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Programming crowds

Christine Daniloff

At the Association for Computing Machinery’s 23rd symposium on User Interface Software and Technology in October, members of the User Interface Design Group at MIT’s Computer Science and Artificial Intelligence Laboratory walked off with awards for both best paper and best student paper.

Both papers describe software that uses Amazon’s Mechanical Turk service to farm tasks out to human beings sitting at Internet-connected computers. The best-paper prize went to VizWiz, a cell-phone application that enables blind people to snap photographs and, within a minute or so, receive audible descriptions of the objects depicted. The best-student-paper prize went to Soylent, a program that distributes responsibility for editing text to hundreds of people in such a way that highly reliable results can be culled in as little as 20 minutes.

Launched in 2005, Mechanical Turk is an Internet marketplace, where so-called requesters can upload data and offer payment for the completion of simple tasks that computers can't perform reliably. A requester, for instance, might split an audio file into 30-second chunks and offer five cents for the transcription of each one. But Mechanical Turk has a few drawbacks. One is its fairly clunky interface. Others are the difficulty of getting results in real time and of getting reliable results to complex tasks. The MIT researchers’ papers address all three problems.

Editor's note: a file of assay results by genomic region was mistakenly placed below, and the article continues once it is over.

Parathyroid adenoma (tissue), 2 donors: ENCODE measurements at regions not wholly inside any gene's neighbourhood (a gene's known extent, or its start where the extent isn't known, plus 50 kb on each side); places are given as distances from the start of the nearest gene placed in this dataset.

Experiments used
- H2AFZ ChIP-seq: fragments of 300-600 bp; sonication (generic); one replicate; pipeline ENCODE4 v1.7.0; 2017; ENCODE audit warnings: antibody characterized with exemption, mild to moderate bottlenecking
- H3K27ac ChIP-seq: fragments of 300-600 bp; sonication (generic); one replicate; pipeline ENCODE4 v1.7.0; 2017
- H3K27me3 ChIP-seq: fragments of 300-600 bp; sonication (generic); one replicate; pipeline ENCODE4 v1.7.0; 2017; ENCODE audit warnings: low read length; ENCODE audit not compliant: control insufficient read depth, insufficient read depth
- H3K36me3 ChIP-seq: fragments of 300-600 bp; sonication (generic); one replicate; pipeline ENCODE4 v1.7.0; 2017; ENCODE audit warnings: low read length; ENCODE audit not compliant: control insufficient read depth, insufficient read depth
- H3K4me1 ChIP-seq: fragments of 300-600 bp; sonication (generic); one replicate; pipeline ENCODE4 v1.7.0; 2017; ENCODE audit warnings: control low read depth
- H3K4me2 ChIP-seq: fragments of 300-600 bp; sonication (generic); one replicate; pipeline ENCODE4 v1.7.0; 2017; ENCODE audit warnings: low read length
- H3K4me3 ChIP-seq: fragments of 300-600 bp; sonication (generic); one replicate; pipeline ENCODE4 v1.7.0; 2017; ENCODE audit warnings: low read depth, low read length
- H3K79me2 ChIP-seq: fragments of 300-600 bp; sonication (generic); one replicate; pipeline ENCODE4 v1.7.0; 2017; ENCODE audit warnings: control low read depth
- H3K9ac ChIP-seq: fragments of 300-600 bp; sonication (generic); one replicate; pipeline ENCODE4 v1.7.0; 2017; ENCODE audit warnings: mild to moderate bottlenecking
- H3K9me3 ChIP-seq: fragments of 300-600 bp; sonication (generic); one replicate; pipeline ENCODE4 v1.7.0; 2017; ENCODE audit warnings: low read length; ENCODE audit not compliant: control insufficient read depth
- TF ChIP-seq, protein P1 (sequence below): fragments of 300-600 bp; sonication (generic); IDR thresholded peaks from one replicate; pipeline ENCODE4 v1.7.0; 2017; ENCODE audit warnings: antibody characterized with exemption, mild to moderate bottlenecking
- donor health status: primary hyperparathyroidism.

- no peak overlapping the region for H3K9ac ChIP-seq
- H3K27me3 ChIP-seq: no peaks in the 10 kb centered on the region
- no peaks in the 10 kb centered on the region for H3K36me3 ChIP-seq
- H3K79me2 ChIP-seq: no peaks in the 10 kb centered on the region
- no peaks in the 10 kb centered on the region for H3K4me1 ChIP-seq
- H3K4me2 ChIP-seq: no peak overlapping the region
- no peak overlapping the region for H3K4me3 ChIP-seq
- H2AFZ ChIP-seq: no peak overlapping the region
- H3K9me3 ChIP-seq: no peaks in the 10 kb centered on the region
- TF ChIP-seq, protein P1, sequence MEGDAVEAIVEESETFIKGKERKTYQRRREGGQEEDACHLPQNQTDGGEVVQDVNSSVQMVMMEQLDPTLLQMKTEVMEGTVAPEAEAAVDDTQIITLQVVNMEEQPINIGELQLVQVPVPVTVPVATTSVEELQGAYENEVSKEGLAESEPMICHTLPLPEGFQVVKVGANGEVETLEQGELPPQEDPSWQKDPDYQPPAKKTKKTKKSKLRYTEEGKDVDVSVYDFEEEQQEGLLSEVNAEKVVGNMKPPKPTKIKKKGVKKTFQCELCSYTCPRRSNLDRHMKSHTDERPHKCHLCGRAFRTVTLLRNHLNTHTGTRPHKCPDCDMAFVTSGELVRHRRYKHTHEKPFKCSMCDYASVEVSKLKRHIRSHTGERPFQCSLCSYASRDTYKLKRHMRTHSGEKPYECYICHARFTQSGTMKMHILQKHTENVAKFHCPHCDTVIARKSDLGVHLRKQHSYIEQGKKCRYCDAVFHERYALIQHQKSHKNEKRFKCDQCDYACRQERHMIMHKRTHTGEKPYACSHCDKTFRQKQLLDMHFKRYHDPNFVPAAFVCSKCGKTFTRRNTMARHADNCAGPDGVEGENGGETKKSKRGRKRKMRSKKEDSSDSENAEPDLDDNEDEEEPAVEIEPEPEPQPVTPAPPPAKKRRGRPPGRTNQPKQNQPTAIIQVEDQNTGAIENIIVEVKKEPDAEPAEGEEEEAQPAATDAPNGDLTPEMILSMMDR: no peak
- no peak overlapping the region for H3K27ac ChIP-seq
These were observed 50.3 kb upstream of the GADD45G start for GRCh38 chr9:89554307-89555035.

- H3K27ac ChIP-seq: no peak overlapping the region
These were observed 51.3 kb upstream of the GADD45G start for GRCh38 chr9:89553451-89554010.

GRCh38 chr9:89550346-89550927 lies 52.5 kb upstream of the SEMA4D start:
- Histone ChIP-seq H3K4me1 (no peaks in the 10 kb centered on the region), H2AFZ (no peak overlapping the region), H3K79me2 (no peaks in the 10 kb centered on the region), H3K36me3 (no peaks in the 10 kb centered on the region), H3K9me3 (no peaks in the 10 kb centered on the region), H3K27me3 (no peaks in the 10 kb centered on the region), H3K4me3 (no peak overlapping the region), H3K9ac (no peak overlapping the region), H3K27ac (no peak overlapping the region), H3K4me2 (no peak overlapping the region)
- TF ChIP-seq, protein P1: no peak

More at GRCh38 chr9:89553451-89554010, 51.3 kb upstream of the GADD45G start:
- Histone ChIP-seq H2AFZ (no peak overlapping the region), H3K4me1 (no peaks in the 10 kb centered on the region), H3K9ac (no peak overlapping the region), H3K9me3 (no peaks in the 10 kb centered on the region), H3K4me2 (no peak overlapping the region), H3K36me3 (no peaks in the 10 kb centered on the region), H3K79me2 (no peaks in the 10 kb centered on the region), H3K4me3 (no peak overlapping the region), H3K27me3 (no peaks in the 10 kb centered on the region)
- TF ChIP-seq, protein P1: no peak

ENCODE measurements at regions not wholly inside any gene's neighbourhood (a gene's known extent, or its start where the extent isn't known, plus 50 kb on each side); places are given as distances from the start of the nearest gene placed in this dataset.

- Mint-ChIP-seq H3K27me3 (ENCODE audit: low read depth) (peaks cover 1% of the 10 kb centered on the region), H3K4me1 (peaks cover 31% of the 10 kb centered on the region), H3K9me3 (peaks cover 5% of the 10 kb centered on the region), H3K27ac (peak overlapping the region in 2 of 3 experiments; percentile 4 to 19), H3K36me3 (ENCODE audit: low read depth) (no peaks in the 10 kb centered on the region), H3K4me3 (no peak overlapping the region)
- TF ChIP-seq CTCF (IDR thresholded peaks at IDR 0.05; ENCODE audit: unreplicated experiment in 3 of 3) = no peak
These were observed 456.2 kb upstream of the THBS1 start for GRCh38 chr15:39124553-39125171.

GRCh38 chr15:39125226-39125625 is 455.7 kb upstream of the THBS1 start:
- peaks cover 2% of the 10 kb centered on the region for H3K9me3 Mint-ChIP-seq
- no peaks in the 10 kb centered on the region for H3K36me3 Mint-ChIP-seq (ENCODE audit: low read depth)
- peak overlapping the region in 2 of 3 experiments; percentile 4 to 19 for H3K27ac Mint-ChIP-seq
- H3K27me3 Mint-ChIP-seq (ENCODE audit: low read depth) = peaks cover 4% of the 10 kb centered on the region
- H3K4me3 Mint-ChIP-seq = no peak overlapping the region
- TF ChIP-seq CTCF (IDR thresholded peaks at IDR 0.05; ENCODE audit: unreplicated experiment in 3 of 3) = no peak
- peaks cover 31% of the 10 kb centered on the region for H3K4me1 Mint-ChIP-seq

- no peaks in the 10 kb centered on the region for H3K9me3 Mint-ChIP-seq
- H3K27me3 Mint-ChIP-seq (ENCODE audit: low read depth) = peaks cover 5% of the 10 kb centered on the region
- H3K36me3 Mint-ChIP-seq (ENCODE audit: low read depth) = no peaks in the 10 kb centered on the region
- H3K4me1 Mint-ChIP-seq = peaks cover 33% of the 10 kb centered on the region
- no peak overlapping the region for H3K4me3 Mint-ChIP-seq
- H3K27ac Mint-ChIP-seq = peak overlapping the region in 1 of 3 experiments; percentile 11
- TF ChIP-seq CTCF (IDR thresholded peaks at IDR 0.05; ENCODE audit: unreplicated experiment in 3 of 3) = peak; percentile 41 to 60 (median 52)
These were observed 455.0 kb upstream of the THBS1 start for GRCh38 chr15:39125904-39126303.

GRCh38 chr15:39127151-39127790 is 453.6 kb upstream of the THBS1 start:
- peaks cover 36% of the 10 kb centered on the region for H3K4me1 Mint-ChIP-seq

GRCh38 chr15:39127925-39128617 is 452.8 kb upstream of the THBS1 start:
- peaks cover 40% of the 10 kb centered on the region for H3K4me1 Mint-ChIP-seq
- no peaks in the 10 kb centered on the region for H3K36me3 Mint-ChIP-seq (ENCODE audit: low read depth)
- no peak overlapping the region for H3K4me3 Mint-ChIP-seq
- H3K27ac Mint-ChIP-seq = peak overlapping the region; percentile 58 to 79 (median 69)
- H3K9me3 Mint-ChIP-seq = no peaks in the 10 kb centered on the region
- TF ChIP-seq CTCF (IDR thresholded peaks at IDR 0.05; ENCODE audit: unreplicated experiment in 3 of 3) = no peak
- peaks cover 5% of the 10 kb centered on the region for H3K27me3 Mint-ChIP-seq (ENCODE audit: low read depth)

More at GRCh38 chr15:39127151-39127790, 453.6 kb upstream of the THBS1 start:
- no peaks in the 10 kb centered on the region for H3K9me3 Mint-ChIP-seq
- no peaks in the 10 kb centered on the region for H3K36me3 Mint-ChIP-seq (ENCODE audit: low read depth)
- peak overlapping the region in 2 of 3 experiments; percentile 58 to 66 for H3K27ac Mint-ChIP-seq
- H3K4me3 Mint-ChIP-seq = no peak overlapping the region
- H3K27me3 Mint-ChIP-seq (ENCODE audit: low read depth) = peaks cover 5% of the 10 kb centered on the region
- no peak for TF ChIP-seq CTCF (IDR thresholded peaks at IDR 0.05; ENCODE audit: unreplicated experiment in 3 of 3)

From MIT News Office
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